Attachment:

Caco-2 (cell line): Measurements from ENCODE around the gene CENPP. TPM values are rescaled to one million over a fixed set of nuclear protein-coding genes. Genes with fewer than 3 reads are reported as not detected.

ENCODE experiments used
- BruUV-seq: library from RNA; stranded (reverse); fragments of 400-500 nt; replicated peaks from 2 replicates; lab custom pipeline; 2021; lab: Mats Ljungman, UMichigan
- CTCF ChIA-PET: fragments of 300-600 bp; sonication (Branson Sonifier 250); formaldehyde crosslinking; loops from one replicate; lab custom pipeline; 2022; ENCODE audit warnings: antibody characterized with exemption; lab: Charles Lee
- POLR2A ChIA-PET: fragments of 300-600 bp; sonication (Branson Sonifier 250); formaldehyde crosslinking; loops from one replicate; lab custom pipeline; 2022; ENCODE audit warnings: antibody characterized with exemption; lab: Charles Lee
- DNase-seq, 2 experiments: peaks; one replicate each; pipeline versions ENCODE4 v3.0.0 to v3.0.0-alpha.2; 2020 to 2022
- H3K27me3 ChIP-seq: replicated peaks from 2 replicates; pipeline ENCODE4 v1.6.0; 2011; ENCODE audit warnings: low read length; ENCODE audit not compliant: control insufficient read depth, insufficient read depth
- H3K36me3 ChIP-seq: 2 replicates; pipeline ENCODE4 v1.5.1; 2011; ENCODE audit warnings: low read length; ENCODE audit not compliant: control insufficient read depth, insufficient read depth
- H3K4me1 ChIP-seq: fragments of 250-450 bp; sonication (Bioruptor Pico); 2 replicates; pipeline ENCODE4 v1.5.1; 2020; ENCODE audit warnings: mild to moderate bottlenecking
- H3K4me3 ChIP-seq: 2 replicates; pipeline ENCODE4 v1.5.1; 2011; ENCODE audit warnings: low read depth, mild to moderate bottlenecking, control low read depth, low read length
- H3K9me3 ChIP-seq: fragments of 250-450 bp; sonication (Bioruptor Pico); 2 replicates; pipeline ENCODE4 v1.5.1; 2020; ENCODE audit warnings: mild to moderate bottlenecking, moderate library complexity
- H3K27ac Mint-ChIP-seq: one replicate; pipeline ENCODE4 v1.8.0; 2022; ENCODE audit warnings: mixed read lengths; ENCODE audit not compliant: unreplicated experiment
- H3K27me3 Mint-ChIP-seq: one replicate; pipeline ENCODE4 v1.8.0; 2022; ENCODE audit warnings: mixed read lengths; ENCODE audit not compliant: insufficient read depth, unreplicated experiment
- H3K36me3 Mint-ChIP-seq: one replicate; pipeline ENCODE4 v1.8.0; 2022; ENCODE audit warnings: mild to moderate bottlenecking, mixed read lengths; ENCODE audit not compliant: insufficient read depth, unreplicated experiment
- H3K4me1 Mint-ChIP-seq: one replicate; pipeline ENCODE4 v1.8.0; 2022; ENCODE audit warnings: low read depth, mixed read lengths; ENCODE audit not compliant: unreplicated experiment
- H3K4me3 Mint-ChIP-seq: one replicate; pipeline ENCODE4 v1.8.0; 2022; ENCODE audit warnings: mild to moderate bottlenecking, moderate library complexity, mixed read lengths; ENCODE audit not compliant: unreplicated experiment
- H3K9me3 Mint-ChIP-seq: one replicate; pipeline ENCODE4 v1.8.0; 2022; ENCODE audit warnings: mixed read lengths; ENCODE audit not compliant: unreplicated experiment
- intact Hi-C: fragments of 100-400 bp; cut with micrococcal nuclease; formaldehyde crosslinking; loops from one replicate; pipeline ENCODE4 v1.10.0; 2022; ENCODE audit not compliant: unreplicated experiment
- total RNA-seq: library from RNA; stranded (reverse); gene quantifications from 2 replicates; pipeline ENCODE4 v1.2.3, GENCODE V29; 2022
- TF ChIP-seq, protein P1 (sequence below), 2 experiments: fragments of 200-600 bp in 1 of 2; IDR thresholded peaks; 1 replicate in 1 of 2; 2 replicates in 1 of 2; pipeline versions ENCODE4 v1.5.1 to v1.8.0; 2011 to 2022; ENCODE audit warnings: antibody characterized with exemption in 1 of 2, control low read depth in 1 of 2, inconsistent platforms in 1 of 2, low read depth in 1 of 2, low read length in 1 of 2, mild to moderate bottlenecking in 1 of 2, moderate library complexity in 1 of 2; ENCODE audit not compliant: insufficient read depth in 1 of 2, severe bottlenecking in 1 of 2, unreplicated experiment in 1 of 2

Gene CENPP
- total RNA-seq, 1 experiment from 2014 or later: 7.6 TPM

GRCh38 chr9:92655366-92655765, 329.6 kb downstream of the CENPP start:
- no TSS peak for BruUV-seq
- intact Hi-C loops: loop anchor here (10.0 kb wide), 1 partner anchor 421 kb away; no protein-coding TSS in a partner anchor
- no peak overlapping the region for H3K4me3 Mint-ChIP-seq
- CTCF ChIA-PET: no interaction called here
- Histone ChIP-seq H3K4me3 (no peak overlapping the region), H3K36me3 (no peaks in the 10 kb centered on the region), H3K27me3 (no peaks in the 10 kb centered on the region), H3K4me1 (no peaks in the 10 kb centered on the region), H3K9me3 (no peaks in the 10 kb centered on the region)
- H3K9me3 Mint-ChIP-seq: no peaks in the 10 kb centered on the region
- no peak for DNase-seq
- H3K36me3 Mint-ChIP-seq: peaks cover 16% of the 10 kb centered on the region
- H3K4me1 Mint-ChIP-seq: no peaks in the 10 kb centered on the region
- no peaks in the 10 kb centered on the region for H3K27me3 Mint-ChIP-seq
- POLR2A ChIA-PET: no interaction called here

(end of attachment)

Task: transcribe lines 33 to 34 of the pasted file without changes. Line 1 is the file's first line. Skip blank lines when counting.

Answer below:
- no peaks in the 10 kb centered on the region for H3K27me3 Mint-ChIP-seq
- POLR2A ChIA-PET: no interaction called here